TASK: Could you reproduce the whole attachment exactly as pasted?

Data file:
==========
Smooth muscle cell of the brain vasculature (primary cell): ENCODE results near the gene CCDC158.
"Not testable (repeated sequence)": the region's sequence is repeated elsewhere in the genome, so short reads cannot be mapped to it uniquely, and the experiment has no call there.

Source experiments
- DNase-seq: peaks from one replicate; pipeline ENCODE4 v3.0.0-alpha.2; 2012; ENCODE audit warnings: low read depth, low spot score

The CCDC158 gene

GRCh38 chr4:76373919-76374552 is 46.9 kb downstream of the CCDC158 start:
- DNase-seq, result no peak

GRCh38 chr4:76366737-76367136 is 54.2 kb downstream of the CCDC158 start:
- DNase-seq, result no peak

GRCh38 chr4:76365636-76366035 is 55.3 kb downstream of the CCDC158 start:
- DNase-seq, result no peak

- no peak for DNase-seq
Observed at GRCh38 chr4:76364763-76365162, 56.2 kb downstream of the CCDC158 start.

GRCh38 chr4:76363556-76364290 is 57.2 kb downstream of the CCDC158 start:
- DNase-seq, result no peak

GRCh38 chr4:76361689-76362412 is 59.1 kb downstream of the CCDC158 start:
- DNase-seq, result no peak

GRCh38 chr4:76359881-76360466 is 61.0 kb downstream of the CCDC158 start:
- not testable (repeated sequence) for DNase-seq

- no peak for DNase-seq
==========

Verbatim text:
Smooth muscle cell of the brain vasculature (primary cell): ENCODE results near the gene CCDC158.
"Not testable (repeated sequence)": the region's sequence is repeated elsewhere in the genome, so short reads cannot be mapped to it uniquely, and the experiment has no call there.

Source experiments
- DNase-seq: peaks from one replicate; pipeline ENCODE4 v3.0.0-alpha.2; 2012; ENCODE audit warnings: low read depth, low spot score

The CCDC158 gene

GRCh38 chr4:76373919-76374552 is 46.9 kb downstream of the CCDC158 start:
- DNase-seq, result no peak

GRCh38 chr4:76366737-76367136 is 54.2 kb downstream of the CCDC158 start:
- DNase-seq, result no peak

GRCh38 chr4:76365636-76366035 is 55.3 kb downstream of the CCDC158 start:
- DNase-seq, result no peak

- no peak for DNase-seq
Observed at GRCh38 chr4:76364763-76365162, 56.2 kb downstream of the CCDC158 start.

GRCh38 chr4:76363556-76364290 is 57.2 kb downstream of the CCDC158 start:
- DNase-seq, result no peak

GRCh38 chr4:76361689-76362412 is 59.1 kb downstream of the CCDC158 start:
- DNase-seq, result no peak

GRCh38 chr4:76359881-76360466 is 61.0 kb downstream of the CCDC158 start:
- not testable (repeated sequence) for DNase-seq

- no peak for DNase-seq